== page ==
The Codex is important for one single reason: it is believed to be the oldest known surviving Hebrew manuscript which contains the entire text of the Nevi’im, or prophets, from the Old Testament. Notably, the Codex contains only those books which belong to the Old Testament prophets according to Jewish tradition and terminology – including Isaiah, Ezekiel, Jeremiah, and most minor prophets with the exception of Daniel; also Judges, Joshua, Kings and Samuel are included as they were considered to be the ‘earlier prophets’.

In addition, there are 13 ‘carpet pages’ – these were an early Medieval version of illuminated manuscript decoration which was often found at the beginning of New Testament collections.

According to tradition, Moses ben Asher put together the Codex Cairensis with punctuation included, though according to some studies done on the manuscript, it turns out that it may actually have been written by a completely different person – for that matter, arguments against its authorship have actually resulted in doubts from the scholarly community as to its authenticity in terms of when it was written!

As for finding the Codex, the pieces of text were located inside of an old synagogue’s Gezina room, which functioned as a kind of storage space where faulty or worn out manuscripts could be placed and later disposed of formally, in order to not profane any sacred documents. Fortunately, as time passed, the Geniza room was walled over and forgotten, sealing the manuscript fragments safely for over a thousand years.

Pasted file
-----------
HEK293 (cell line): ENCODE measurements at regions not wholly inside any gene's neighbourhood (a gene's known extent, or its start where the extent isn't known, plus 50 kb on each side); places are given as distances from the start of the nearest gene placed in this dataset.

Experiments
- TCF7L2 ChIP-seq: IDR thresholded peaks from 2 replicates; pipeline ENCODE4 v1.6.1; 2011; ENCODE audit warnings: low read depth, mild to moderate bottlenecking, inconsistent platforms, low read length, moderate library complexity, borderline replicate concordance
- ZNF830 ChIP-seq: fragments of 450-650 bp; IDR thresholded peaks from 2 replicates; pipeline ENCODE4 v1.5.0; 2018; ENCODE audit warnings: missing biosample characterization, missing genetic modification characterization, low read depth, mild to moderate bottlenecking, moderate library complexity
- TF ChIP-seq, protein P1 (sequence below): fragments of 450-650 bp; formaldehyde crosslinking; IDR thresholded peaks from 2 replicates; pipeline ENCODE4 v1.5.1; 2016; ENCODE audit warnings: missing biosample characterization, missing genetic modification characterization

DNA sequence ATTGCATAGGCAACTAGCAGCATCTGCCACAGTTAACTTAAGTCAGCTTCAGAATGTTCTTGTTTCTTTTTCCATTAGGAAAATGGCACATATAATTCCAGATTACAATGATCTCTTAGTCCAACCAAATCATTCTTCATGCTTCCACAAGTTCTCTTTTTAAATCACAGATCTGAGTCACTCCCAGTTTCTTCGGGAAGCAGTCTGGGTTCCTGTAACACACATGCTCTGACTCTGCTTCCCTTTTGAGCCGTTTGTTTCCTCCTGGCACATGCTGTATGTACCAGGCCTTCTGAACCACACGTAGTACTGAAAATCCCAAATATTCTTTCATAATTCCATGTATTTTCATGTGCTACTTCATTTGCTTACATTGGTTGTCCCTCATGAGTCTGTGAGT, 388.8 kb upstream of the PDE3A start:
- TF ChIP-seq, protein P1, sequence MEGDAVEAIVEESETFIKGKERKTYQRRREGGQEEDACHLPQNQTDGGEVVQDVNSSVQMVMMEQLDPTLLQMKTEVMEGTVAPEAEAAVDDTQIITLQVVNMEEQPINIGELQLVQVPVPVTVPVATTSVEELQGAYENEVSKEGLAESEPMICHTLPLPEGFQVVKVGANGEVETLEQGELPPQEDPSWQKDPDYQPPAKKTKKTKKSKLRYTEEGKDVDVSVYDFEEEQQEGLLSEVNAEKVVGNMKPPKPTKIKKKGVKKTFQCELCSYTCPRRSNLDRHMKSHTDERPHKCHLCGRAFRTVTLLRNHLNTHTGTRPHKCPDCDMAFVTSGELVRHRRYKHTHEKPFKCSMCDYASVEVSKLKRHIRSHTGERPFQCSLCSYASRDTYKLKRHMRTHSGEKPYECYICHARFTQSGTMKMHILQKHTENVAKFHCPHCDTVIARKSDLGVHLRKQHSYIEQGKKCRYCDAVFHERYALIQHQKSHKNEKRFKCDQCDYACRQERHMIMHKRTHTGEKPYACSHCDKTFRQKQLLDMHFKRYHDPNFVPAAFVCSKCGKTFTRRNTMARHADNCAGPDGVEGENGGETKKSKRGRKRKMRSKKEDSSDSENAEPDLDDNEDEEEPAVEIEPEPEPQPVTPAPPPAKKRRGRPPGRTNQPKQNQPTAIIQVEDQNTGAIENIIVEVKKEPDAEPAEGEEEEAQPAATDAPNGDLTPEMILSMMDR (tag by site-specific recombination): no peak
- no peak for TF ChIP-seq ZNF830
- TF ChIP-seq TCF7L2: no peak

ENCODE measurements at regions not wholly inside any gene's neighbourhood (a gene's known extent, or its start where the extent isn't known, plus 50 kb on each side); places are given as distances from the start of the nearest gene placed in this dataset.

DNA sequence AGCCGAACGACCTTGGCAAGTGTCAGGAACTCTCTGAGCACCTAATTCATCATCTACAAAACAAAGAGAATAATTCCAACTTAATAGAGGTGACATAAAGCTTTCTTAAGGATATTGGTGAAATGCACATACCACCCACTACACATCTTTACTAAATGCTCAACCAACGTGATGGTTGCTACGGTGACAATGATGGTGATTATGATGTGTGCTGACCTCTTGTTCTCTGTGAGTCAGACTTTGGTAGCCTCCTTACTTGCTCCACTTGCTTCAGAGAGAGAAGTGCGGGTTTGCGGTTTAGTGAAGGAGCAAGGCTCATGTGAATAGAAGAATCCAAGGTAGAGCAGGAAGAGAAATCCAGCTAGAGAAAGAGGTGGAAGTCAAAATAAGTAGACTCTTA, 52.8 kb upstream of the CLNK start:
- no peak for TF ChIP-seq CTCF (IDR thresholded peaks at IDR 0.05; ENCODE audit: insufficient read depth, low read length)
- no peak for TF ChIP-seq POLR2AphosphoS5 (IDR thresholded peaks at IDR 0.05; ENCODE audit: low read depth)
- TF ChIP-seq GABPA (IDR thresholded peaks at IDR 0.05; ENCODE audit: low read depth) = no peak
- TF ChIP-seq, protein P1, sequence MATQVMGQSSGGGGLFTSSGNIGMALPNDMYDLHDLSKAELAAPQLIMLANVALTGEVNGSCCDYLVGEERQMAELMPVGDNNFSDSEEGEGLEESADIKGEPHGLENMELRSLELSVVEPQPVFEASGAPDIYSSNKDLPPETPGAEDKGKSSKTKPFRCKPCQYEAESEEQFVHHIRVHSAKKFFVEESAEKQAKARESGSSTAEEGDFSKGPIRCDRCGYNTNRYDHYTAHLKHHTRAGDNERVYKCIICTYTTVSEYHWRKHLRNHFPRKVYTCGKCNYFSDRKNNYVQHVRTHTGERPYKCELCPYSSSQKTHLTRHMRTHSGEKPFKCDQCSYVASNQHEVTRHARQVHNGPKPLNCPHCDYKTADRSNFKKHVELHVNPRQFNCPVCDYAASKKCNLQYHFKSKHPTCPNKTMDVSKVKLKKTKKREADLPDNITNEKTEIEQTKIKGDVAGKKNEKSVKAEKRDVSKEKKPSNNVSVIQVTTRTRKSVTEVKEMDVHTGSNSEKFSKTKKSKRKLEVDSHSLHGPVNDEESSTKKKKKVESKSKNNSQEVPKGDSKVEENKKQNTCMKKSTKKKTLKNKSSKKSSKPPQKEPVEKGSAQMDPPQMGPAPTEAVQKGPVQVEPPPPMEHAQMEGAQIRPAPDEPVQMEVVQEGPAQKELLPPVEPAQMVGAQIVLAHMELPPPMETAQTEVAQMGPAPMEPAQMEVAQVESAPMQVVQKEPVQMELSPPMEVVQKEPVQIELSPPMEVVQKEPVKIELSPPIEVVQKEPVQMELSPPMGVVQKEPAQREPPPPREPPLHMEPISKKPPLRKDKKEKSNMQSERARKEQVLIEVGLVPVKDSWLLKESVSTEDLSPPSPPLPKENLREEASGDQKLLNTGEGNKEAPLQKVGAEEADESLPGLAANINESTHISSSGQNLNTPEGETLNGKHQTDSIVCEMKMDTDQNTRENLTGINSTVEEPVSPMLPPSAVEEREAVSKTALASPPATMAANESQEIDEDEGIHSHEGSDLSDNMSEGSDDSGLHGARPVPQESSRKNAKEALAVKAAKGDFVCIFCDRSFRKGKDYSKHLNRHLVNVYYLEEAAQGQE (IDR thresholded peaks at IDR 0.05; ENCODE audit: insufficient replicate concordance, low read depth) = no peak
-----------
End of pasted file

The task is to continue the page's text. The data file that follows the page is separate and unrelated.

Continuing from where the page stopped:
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Tomorrow: Horus of Hierakonpolis

The Female Judge (ca. 722 BC)

By: The Scribe on October, 2007

This gravesite has been attributed to either Deborah or the General Barak; there isn’t yet enough evidence to conclusively say whose it is one way or the other.

In chapters 4 and 5 of Judges in the Hebrew scriptures, a story is told of a woman named Deborah. Deborah lived during pre-monarchic Israel, and held a position as both prophetess and judge – in fact, she was the fourth Judge and the only female to have had this position during the Israelite period.

During this time period, Israel’s judges were regarded more as kings than simply people who tried court cases… and although it is unknown as to how a woman came to be in this position, it is evident by the literature that she was greatly respected and honored by the Israelites. Not only that, but as Judge, she also was the official leader of the army – which means that thousands of men had to follow a woman’s orders in battle, something completely unheard of in this patriarchal society.